Experimenting with Plaster of Paris

Before Christmas I went to see the exhibition at Tate Modern on the work of Maria Bartuszova. It is on until mid April and very well worth seeing. My visit followed directly on from a visit to the Hayward Gallery to see the exhibition Strange Clay, which, by the way, you are too late for as it finished in January.

What struck me most about it was the clunkiness of much of the ceramics featured at the Hayward in contrast to the fragility of the plaster of Paris at the Tate. Returning home I vowed to see if I could reverse this contrast – use plaster of Paris moulds to make exceptionally fragile ceramic structures. It is a crazy quest – this level of fragility comes with a huge number of fails – but when I get it right it is showing exciting promise. So here is a little taster of what is to come . . . . .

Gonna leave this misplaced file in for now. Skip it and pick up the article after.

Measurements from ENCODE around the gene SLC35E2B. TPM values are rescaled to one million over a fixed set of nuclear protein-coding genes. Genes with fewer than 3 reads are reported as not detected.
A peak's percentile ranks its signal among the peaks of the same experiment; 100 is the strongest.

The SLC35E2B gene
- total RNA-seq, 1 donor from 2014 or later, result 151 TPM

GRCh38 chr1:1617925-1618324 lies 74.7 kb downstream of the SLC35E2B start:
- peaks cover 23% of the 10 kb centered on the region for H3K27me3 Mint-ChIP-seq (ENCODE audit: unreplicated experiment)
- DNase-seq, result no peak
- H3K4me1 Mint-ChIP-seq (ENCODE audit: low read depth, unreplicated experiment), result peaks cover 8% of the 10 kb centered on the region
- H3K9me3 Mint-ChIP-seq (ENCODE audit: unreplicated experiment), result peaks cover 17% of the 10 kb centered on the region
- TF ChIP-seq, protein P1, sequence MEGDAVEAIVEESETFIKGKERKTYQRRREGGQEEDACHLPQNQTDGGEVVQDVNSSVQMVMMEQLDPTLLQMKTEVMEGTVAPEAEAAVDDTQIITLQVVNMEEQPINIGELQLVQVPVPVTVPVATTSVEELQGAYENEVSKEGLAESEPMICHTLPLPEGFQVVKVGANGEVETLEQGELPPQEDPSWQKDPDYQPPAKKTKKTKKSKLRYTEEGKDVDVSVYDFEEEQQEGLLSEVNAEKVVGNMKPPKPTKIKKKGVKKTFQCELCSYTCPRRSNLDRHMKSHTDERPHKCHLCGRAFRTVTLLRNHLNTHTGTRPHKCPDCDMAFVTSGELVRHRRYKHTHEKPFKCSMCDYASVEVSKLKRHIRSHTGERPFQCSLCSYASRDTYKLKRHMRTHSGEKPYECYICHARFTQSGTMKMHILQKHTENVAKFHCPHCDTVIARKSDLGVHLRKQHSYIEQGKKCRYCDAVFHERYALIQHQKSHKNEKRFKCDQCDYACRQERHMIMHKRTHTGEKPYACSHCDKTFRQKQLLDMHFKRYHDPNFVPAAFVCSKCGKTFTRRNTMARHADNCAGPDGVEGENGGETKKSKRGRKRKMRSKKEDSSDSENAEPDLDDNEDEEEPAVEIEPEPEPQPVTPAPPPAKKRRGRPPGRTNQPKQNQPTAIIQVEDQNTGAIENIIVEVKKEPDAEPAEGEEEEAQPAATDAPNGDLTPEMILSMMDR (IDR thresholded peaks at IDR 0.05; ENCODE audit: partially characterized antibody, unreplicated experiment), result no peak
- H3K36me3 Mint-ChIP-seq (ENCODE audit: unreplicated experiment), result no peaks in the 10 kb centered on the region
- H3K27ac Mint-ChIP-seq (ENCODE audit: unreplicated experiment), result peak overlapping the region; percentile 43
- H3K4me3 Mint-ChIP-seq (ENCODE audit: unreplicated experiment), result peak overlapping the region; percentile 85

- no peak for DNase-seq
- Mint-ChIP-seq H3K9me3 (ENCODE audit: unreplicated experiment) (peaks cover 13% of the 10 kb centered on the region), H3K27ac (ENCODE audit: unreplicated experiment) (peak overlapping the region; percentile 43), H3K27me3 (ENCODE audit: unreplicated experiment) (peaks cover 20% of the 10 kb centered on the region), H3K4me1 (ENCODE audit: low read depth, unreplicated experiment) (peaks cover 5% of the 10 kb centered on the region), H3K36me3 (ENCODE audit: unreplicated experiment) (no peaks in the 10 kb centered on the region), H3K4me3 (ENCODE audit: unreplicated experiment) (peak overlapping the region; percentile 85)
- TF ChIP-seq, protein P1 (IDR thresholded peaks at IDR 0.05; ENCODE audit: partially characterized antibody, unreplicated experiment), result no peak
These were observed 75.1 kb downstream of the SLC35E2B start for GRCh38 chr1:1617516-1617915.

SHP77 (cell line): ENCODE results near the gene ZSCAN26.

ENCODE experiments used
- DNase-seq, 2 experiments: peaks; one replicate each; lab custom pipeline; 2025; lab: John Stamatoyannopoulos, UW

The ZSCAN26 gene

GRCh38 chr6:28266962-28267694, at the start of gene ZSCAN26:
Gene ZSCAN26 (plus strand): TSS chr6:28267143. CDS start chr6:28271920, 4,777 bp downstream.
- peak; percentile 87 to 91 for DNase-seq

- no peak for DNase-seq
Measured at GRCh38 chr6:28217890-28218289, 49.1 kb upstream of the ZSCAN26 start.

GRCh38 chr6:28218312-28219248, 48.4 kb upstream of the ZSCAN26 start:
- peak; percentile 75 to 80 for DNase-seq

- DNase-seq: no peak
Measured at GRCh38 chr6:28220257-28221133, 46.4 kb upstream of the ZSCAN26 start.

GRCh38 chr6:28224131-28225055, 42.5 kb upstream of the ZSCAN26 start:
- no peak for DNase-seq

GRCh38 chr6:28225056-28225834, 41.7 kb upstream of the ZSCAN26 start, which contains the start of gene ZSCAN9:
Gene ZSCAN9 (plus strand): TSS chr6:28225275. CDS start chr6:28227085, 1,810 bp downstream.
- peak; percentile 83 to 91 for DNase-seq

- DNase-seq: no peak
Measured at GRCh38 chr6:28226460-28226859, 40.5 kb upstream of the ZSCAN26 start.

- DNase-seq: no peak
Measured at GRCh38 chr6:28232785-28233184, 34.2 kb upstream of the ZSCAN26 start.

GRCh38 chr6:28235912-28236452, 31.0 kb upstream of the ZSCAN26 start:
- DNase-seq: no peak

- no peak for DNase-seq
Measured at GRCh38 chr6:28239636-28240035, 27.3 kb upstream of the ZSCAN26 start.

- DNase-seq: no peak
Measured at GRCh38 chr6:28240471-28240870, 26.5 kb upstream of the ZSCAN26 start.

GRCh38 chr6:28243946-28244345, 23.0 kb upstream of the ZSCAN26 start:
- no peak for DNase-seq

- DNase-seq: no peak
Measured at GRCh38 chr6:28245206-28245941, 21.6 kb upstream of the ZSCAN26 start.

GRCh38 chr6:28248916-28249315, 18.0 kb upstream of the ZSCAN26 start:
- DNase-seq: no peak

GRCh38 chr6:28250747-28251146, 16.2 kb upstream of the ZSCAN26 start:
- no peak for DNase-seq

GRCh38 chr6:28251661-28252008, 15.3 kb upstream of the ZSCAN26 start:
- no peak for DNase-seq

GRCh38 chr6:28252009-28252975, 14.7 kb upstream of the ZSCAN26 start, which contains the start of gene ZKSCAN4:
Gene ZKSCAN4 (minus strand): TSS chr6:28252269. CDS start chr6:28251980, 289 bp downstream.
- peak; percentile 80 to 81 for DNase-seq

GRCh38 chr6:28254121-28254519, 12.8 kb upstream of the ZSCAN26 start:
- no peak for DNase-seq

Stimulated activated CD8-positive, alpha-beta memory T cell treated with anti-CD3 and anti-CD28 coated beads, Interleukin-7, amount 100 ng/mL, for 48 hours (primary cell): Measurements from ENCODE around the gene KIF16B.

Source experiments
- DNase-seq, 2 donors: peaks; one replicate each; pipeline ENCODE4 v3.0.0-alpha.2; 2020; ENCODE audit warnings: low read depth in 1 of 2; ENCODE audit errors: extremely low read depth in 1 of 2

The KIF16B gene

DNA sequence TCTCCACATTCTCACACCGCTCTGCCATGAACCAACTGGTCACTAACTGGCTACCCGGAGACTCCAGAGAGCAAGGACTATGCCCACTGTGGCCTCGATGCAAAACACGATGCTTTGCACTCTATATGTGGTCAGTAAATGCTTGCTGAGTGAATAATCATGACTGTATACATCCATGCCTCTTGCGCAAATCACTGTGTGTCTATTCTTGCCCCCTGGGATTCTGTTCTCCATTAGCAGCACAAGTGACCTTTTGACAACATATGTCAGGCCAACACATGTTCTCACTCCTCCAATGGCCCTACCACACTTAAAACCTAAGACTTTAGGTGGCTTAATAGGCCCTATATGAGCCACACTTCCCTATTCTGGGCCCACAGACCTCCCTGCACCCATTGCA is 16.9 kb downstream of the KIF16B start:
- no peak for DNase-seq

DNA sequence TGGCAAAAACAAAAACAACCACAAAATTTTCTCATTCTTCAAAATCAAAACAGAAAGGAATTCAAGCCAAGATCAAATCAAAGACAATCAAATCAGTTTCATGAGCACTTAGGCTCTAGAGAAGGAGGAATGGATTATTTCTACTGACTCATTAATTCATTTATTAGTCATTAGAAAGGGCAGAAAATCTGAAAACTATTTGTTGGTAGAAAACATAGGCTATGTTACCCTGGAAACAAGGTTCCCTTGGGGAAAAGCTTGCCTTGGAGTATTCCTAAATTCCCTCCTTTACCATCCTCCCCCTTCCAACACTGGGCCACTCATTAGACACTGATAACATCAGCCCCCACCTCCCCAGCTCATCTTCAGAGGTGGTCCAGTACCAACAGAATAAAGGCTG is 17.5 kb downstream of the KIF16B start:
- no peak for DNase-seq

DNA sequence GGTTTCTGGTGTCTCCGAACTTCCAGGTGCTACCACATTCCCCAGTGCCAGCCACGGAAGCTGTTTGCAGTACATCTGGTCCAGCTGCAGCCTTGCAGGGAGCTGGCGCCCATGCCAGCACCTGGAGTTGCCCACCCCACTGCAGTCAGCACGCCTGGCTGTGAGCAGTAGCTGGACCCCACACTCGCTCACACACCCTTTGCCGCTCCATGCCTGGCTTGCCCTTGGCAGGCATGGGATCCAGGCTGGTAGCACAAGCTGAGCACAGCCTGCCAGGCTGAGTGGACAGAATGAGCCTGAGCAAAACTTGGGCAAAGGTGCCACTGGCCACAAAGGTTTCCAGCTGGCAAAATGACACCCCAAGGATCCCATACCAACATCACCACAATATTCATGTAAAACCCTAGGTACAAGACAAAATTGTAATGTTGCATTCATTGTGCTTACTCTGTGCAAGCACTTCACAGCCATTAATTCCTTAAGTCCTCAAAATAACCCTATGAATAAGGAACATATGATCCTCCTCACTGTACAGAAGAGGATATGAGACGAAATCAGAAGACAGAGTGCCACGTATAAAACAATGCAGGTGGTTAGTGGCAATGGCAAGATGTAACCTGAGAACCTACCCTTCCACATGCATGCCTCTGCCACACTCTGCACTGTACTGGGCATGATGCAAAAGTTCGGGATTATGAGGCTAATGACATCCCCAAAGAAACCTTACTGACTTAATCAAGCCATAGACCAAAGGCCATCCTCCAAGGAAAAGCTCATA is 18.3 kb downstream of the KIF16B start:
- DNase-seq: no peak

It will form the bulk of the work for my Masters degree final major project in Summer 2023 and I am very hopeful that the work which comes out of the kiln will be unique and amazing. Fingers crossed.


  1. Cappy Bond says:

    Oh my goodness, Bridget. This work is exquisite. The fragi

  2. Cappy Bond says:

    This work is emotional. I can feel the fragility of each egg-like shape and it reminds of the miracle of life. Thank you for sharing your work, process and inspiration, Bridget.

    1. Thank you for your lovely comments.

  3. Angela Young says:

    What brave work you have given yourself. But what alchemy too. I especially love the last image: they’re so delicate they look like eggshells.

    1. Thanks Angela. I think I am probably a bit crazy to base my MA on this but I felt I might as well be hung for a sheep as a lamb!

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